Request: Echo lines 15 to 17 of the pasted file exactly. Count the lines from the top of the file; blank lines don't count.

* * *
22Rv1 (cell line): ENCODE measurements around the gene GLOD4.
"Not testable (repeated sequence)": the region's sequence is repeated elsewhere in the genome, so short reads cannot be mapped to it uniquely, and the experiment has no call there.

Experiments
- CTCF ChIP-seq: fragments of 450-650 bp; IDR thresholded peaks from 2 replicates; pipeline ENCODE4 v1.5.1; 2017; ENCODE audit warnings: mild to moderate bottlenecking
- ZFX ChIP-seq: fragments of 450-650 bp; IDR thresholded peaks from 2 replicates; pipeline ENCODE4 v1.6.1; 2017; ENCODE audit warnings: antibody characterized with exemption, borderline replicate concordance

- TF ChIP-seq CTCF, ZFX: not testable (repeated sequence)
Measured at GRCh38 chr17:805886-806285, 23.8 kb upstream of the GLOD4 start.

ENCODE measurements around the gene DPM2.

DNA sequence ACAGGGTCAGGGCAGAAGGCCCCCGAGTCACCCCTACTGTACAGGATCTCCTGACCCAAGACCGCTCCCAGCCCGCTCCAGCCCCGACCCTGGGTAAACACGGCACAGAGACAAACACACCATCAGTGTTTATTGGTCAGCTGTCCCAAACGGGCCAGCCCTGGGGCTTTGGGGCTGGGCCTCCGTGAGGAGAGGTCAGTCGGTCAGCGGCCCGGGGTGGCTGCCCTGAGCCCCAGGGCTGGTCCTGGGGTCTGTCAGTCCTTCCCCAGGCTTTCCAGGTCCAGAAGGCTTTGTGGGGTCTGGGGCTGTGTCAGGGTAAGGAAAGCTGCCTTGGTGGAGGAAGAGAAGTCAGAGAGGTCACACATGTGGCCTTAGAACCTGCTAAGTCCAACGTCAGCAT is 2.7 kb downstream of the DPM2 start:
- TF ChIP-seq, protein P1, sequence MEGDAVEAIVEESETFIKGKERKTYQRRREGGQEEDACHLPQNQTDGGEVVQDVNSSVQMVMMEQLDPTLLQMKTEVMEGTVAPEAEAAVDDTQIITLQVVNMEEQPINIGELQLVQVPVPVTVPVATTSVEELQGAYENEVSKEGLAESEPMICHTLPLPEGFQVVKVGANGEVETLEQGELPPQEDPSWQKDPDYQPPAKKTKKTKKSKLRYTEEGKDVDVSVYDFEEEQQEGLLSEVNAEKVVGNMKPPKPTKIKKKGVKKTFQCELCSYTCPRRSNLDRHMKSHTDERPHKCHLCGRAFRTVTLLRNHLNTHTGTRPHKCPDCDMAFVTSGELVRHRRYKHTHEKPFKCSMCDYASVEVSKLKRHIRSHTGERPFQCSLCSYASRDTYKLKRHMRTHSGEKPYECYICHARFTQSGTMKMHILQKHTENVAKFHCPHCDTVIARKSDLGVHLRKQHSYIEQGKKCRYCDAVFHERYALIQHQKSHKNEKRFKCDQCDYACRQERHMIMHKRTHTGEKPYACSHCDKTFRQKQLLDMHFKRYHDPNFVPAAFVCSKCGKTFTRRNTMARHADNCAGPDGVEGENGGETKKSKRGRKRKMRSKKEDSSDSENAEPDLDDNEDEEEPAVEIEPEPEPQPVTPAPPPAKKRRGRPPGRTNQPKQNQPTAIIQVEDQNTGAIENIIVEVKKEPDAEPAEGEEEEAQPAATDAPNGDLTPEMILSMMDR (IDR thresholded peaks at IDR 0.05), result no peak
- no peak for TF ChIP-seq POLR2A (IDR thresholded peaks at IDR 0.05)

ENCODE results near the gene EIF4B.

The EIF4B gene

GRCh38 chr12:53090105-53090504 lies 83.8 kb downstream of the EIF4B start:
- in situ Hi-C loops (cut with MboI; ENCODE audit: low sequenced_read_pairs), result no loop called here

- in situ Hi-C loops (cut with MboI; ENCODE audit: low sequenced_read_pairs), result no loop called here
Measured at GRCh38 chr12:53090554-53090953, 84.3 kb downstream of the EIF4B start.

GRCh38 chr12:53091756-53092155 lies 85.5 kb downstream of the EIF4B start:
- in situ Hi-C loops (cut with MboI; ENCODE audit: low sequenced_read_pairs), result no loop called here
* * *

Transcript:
- in situ Hi-C loops (cut with MboI; ENCODE audit: low sequenced_read_pairs), result no loop called here

- in situ Hi-C loops (cut with MboI; ENCODE audit: low sequenced_read_pairs), result no loop called here
Measured at GRCh38 chr12:53090554-53090953, 84.3 kb downstream of the EIF4B start.